The Supreme Court decision in Illinois State Board of Elections v. Socialist Workers Party, 440 U.S. 173 (1979), struck down an Illinois law requiring independent candidates and new political parties to obtain more petition signatures to qualify for the Chicago ballot than for a statewide office. It therefore affirmed other decisions tying third-party ballot access to the freedom of association that the Court has associated with the First Amendment.
Those seeking Chicago offices needed more signatures than those seeking statewide offices
Illinois required parties receiving less than 5 percent of the vote in the previous election for the particular office, and independent candidates seeking statewide offices, to file petitions with the signatures of at least 25,000 qualified voters. However, the petition requirement for smaller political areas, such as cities or counties, was 5 percent of the qualified voters.
Because of the large population of Chicago, the Socialist Workers Party (SWP) had to file petitions with nearly 36,000 signatures to have its candidate for mayor on the ballot in the 1977 special election. The SWP and two voters had sued the Illinois State Board of Elections, claiming that the higher petition requirement for the Chicago election violated the equal protection clause.
State Board of Elections claimed case had already been decided
The board argued that the decision in an earlier case attacking Illinois’ 5 percent requirement should bar the SWP from attacking the rule. The earlier case, Jackson v. Ogilvie (1971), had been decided without an opinion on the same day the Court upheld Georgia’s 5 percent petition requirement in Jenness v. Fortson (1971).
However, the district and appellate courts had granted the injunction sought by the SWP, and the Illinois Board sought Supreme Court review.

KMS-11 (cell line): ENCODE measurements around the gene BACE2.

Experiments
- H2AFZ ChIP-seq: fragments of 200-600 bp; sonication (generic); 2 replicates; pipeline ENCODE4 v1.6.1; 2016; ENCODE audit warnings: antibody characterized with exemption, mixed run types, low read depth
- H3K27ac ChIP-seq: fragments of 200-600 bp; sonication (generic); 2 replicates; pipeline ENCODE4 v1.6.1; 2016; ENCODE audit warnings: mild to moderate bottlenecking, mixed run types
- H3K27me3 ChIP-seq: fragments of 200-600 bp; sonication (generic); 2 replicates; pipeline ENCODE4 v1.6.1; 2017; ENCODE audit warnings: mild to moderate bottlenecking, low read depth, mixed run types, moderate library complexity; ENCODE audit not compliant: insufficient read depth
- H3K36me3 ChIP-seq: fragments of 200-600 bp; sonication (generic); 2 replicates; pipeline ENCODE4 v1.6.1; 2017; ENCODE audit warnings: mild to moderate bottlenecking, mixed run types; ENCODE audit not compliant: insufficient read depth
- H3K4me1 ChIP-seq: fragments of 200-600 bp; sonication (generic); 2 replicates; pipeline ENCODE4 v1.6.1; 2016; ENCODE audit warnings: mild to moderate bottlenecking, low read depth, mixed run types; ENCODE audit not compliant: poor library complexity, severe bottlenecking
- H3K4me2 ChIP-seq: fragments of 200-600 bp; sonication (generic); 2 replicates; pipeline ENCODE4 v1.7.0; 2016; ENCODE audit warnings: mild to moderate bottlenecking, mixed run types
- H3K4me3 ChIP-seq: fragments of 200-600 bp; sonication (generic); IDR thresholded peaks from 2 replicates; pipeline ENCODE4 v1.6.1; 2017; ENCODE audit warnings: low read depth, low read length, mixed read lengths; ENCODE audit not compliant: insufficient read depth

Court said state had no compelling interest for law
The Court, in an opinion by Justice Thurgood Marshall, held that the Jackson case did not bar a new challenge to the statute because the Jackson plaintiff had argued that the 5 percent requirement burdened his First Amendment by “depriving him of a right granted to candidates of established political parties.” Since the SWP raised a different challenge to the law, the Jackson case did not bar the new claim.
When restricting the rights of voters to express their preferences for candidates, Marshall wrote, the state must establish that its classification serves a compelling state interest and is the least restrictive means of protecting that interest. The state Board of Elections had advanced no justification for the difference except pointing out that the legislature had required a geographical spread of the petition signatures in statewide races. Federal courts had struck down the 5 percent rule already.
Marshall concluded, “Historical accident, without more, cannot constitute a compelling state interest.” The Court held that Illinois could not require independent candidates and new parties to obtain more petition signatures in Chicago than in the whole state.
Other justices disagreed with opinion while agreeing with result
Four members of the Court wrote three opinions in which they concurred in the result but disagreed with the majority opinion. Chief Justice Warren E. Burger joined by Justice Harry A. Blackmun complained about the use of “convenient and result oriented” phrases such as “compelling state interest” and “least drastic means” but agreed that the outcome of the case was correct.
Justice William H. Rehnquist and Justice John Paul Stevens would have applied the rational relationship test (which is more deferential to legislative choices) but agreed the SWP was treated differently from a statewide party without a rational relationship to any state interest.
This article was originally published in 2009. Edward Still has practiced in Alabama and Washington, D.C., since 1971. He has brought numerous First Amendment, due process, and equal protection suits for a variety of people: public employees, playwrights, religious and political minorities, and even truckers over state regulation of bumper stickers.